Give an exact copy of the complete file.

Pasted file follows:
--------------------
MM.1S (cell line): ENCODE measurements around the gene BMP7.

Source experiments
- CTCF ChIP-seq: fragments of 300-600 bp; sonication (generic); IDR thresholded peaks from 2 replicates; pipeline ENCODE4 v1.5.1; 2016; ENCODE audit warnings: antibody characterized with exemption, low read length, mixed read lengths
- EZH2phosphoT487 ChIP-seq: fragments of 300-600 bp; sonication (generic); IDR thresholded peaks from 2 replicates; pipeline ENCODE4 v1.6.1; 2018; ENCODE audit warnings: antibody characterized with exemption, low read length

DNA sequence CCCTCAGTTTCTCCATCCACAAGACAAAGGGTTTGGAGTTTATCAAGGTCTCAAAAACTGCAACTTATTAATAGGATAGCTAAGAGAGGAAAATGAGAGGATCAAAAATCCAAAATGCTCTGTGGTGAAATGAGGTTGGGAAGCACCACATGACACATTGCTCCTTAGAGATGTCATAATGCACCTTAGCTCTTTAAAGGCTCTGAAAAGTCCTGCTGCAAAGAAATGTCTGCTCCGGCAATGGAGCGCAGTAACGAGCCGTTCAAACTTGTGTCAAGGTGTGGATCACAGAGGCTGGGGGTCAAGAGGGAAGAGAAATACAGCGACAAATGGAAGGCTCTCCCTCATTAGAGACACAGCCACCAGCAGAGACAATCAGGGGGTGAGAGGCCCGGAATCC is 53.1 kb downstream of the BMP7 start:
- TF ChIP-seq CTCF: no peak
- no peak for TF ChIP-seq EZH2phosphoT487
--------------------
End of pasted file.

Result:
MM.1S (cell line): ENCODE measurements around the gene BMP7.

Source experiments
- CTCF ChIP-seq: fragments of 300-600 bp; sonication (generic); IDR thresholded peaks from 2 replicates; pipeline ENCODE4 v1.5.1; 2016; ENCODE audit warnings: antibody characterized with exemption, low read length, mixed read lengths
- EZH2phosphoT487 ChIP-seq: fragments of 300-600 bp; sonication (generic); IDR thresholded peaks from 2 replicates; pipeline ENCODE4 v1.6.1; 2018; ENCODE audit warnings: antibody characterized with exemption, low read length

DNA sequence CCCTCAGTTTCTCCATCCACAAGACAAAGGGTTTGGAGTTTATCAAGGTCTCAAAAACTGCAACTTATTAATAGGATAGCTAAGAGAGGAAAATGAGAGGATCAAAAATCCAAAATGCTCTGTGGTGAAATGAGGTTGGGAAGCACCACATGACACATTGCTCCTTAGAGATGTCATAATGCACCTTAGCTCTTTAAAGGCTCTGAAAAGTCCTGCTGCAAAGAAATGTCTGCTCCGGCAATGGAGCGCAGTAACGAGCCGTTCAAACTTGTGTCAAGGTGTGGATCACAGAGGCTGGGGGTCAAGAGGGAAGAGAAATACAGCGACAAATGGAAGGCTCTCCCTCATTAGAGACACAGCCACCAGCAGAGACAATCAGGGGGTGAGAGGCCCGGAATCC is 53.1 kb downstream of the BMP7 start:
- TF ChIP-seq CTCF: no peak
- no peak for TF ChIP-seq EZH2phosphoT487